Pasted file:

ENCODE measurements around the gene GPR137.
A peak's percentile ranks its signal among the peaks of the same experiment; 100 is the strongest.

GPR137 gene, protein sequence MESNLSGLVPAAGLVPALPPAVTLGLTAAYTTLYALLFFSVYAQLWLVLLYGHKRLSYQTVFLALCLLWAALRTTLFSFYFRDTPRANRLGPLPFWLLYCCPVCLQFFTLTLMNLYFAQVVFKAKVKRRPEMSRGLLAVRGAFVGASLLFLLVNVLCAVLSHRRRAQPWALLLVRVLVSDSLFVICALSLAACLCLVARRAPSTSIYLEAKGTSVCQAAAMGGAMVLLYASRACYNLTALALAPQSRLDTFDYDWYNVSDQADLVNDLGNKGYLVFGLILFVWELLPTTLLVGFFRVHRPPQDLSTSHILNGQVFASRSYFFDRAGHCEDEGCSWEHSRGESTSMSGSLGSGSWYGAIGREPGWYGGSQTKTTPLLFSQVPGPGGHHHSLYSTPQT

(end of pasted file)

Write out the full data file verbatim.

ENCODE measurements around the gene GPR137.
A peak's percentile ranks its signal among the peaks of the same experiment; 100 is the strongest.

GPR137 gene, protein sequence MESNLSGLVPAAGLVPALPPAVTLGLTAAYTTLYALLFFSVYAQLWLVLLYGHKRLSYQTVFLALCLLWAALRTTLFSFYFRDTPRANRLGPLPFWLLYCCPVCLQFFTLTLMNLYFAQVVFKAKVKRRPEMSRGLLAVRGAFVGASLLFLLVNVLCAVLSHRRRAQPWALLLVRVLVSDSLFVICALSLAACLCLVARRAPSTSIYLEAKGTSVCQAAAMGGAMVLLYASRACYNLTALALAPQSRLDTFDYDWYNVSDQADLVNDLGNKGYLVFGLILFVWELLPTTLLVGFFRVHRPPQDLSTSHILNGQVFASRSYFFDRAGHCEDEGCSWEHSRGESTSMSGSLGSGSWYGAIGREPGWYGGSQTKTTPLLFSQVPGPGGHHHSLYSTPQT